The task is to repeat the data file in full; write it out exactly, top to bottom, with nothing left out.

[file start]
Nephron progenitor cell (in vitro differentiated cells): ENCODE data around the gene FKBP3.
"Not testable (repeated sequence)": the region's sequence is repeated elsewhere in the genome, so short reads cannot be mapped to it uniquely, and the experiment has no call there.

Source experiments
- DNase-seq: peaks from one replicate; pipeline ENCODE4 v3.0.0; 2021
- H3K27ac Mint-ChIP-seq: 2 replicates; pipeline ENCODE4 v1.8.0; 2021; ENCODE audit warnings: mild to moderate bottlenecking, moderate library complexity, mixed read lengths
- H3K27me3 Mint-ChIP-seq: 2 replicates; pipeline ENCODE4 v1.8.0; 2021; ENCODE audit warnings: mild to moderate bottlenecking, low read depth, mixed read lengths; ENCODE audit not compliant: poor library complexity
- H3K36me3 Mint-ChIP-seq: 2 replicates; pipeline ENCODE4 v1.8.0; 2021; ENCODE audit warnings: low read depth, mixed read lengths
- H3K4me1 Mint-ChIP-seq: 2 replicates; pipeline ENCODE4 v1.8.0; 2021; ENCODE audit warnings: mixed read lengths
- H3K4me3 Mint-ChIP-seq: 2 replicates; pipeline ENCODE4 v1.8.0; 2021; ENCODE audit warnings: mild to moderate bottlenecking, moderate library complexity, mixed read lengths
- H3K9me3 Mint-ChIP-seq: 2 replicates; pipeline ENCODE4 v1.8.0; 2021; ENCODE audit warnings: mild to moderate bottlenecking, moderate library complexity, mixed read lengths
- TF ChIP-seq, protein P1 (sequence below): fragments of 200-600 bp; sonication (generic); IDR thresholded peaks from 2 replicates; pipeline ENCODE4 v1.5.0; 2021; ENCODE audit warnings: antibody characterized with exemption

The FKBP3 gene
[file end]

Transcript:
Nephron progenitor cell (in vitro differentiated cells): ENCODE data around the gene FKBP3.
"Not testable (repeated sequence)": the region's sequence is repeated elsewhere in the genome, so short reads cannot be mapped to it uniquely, and the experiment has no call there.

Source experiments
- DNase-seq: peaks from one replicate; pipeline ENCODE4 v3.0.0; 2021
- H3K27ac Mint-ChIP-seq: 2 replicates; pipeline ENCODE4 v1.8.0; 2021; ENCODE audit warnings: mild to moderate bottlenecking, moderate library complexity, mixed read lengths
- H3K27me3 Mint-ChIP-seq: 2 replicates; pipeline ENCODE4 v1.8.0; 2021; ENCODE audit warnings: mild to moderate bottlenecking, low read depth, mixed read lengths; ENCODE audit not compliant: poor library complexity
- H3K36me3 Mint-ChIP-seq: 2 replicates; pipeline ENCODE4 v1.8.0; 2021; ENCODE audit warnings: low read depth, mixed read lengths
- H3K4me1 Mint-ChIP-seq: 2 replicates; pipeline ENCODE4 v1.8.0; 2021; ENCODE audit warnings: mixed read lengths
- H3K4me3 Mint-ChIP-seq: 2 replicates; pipeline ENCODE4 v1.8.0; 2021; ENCODE audit warnings: mild to moderate bottlenecking, moderate library complexity, mixed read lengths
- H3K9me3 Mint-ChIP-seq: 2 replicates; pipeline ENCODE4 v1.8.0; 2021; ENCODE audit warnings: mild to moderate bottlenecking, moderate library complexity, mixed read lengths
- TF ChIP-seq, protein P1 (sequence below): fragments of 200-600 bp; sonication (generic); IDR thresholded peaks from 2 replicates; pipeline ENCODE4 v1.5.0; 2021; ENCODE audit warnings: antibody characterized with exemption

The FKBP3 gene